United Nations Security Council Resolution 1735

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UN Security Council
Resolution 1735
Mahim train blast.jpg
Date 22 December 2006
Meeting no. 5,609
Code S/RES/1735 (Document)
Subject Threats to international peace and security caused by terrorist acts
Voting summary
15 voted for
None voted against
None abstained
Result Adopted
Security Council composition
Permanent members
Non-permanent members

United Nations Security Council Resolution 1735, adopted unanimously on December 22, 2006, after recalling resolutions 1267 (1999), 1333 (2000), 1363 (2001), 1373 (2001), 1390 (2001), 1452 (2002), 1455 (2003), 1526 (2004), 1566 (2004), 1617 (2005), 1624 (2005) and 1699 (2005) on terrorism, the Council approved measures to improve the identification and control of terrorists.[1]



The Security Council viewed terrorism as one of the greatest threats to international peace and security. It condemned and expressed concern at the increasing number of attacks by Al-Qaeda, Osama bin Laden, the Taliban and other individuals and groups. Council members reaffirmed that terrorism could be defeated only through a comprehensive approach with the active participation and co-operation of all countries and international organisations; in this context, dialogue between the 1267 Committee and states was important, and co-operation with Interpol was welcomed.

Meanwhile, the preamble of the resolution also expressed concern at misuse of the Internet by terrorist groups and individuals, further noting the changing nature of the threat, particularly in the way terrorists would promote their ideologies.


The following measures were enacted under Chapter VII of the United Nations Charter, thus making the measures legal under international law.

All countries were required to impose an arms embargo, travel ban and financial sanctions against all terrorist groups and individuals. Furthermore, countries could propose names for listing on a sanctions list and had to use the form provided in the annex of the resolution.[2] The 1267 Committee was asked to develop, adopt and implement guidelines regarding individuals to be removed from the list.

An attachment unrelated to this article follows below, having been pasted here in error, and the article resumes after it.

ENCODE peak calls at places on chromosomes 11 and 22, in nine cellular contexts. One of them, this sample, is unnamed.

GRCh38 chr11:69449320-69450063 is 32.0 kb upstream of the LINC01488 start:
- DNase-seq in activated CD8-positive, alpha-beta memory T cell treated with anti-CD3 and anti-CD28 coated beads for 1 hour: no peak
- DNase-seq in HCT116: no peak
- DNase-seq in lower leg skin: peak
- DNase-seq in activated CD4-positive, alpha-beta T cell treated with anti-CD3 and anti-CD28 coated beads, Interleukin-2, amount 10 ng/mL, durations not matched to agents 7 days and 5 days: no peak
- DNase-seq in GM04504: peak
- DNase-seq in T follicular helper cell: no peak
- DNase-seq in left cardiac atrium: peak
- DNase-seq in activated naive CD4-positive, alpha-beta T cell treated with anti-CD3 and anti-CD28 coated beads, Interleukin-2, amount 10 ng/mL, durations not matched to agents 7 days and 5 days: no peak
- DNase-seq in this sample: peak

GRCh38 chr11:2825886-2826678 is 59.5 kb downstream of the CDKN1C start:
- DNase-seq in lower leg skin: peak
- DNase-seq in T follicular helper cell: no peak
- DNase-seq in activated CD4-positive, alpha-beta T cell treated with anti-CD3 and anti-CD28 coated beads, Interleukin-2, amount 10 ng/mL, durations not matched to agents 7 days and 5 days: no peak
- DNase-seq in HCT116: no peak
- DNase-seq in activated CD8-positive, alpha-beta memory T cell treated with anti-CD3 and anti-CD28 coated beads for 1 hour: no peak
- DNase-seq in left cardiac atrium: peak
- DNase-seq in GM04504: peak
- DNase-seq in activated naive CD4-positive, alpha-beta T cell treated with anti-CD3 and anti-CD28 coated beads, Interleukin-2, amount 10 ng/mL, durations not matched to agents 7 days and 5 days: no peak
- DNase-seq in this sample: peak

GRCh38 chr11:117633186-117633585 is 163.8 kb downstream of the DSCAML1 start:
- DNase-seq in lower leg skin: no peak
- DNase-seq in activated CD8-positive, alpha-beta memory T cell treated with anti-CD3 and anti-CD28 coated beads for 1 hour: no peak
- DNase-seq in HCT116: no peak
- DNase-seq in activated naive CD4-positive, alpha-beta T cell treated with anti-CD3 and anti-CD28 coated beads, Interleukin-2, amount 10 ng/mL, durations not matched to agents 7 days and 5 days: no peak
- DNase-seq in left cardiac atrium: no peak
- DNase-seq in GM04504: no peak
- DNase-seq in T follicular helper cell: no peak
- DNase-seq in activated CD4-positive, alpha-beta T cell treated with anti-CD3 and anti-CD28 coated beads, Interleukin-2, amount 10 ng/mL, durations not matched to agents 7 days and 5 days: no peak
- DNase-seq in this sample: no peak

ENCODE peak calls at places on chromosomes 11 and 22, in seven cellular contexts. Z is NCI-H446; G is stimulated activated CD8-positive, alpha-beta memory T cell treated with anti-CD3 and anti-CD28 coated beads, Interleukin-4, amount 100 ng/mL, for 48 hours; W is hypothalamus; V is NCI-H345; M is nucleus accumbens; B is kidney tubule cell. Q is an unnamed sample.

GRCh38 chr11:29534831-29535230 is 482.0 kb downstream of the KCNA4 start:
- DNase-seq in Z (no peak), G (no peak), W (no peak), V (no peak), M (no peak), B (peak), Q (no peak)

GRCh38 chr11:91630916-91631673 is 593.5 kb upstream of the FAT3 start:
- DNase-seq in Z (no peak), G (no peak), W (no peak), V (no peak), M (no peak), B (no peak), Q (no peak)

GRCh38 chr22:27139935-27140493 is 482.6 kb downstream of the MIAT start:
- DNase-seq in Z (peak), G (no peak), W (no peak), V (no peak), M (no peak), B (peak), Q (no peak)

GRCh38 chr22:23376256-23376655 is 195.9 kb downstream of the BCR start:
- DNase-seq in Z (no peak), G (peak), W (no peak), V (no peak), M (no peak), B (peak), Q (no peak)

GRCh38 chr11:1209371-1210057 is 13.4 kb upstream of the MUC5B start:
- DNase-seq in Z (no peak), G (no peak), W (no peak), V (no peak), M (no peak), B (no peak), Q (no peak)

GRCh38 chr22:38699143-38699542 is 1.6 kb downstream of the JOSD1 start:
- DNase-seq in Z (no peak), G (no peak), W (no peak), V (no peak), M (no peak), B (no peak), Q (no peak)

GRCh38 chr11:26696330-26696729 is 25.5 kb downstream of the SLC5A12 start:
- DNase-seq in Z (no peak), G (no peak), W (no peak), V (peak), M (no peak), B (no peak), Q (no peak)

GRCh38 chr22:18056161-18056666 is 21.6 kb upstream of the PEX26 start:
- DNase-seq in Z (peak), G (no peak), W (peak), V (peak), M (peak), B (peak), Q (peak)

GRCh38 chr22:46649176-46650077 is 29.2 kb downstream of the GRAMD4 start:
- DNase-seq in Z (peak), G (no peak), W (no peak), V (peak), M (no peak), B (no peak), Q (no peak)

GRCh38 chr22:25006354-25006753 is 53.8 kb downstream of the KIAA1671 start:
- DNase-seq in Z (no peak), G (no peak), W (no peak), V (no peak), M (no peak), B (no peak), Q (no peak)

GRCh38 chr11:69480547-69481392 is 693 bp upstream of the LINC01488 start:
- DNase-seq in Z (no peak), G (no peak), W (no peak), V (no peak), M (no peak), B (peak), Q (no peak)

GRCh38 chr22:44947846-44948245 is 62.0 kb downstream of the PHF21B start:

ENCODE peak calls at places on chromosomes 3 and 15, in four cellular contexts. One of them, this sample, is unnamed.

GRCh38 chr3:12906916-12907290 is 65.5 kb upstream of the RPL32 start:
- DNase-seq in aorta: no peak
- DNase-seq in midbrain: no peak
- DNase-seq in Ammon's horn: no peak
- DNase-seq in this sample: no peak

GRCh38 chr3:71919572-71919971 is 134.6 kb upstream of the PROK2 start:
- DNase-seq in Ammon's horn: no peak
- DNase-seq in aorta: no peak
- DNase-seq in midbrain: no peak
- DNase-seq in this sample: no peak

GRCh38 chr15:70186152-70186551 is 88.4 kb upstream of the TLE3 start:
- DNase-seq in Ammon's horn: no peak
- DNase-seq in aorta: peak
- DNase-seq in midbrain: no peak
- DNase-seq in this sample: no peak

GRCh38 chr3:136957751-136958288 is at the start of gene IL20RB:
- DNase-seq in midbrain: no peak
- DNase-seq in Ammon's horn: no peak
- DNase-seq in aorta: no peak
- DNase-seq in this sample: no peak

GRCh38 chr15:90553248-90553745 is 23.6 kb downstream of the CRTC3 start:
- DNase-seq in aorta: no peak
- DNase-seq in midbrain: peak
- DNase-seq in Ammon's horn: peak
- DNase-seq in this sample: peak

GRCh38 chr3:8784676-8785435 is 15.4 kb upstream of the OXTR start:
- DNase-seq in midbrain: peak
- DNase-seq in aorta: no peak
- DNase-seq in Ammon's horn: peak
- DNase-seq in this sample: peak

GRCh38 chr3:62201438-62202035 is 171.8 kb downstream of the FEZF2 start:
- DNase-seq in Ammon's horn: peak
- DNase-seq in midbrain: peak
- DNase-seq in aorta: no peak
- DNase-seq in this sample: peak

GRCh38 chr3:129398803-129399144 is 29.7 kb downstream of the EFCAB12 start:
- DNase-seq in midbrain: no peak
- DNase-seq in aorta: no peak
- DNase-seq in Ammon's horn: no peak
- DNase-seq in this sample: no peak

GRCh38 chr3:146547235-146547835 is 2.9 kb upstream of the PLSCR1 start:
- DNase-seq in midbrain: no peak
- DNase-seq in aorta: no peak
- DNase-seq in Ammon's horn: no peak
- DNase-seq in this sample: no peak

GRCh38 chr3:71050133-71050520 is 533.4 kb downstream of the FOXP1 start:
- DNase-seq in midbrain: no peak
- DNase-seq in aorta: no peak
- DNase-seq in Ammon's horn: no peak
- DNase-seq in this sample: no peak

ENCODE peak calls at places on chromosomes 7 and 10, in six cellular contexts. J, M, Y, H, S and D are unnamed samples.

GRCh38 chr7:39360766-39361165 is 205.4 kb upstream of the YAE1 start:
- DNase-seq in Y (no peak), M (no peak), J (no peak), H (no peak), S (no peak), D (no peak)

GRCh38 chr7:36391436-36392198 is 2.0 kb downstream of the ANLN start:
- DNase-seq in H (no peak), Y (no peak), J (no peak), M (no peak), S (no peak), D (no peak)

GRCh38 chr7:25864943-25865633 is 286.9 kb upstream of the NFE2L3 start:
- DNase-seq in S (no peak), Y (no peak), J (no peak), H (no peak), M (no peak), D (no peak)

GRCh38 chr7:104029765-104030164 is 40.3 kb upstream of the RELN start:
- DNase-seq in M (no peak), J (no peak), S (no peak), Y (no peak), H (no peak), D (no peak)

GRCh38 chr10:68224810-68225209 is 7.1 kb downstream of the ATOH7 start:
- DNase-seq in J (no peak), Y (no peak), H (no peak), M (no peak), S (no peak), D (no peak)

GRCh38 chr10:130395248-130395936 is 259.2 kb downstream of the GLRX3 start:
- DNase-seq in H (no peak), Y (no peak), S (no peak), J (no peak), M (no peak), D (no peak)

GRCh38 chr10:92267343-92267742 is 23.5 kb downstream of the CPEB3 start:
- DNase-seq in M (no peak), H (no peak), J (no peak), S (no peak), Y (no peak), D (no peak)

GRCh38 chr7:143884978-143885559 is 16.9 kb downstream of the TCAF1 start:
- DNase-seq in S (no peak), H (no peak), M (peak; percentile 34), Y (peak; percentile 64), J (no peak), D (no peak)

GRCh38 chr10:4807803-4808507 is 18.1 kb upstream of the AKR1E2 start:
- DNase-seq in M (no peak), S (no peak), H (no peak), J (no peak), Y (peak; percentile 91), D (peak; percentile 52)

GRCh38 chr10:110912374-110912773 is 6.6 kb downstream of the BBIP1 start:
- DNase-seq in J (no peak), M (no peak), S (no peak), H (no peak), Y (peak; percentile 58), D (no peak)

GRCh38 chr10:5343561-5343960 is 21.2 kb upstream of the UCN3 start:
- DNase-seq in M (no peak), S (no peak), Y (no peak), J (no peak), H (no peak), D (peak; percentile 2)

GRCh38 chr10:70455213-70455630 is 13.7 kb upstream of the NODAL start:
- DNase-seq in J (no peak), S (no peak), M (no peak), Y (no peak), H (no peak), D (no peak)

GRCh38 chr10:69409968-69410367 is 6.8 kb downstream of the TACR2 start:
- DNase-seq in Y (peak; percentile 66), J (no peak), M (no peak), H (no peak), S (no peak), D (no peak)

The resolution went on to detail procedures for implementing the measures, taking note of exemptions, co-operation and the exchange of information, sanctions on the Taliban and outreach.[3] The mandate of the monitoring team based in New York City was extended for a further period of 18 months; its responsibilities were outlined in the annex of the resolution, including dealing with instances of non-compliance.[4]

See also[edit]


  1. ^ "Reiterating condemnation of Al-Qaeda, Taliban, Security Council approves wide-ranging measures to enhance identification, control of terrorists". United Nations. December 22, 2006. 
  2. ^ Gurulé, Jimmy (2008). Unfunding terror: the legal response to the financing of global terrorism. Edward Elgar Publishing. p. 224. ISBN 978-1-84542-962-1. 
  3. ^ Gowlland-Debbas, Vera; Boisson de Chazournes, Laurence; G. Kohen, Marcelo (2010). International law and the quest for its implementation. BRILL. p. 147. ISBN 978-90-04-17714-7. 
  4. ^ D. Comras, Victor (2010). Flawed diplomacy: the United Nations and the War on Terrorism. Potomac Books, Inc. p. 129. ISBN 978-1-59797-438-7. 

External links[edit]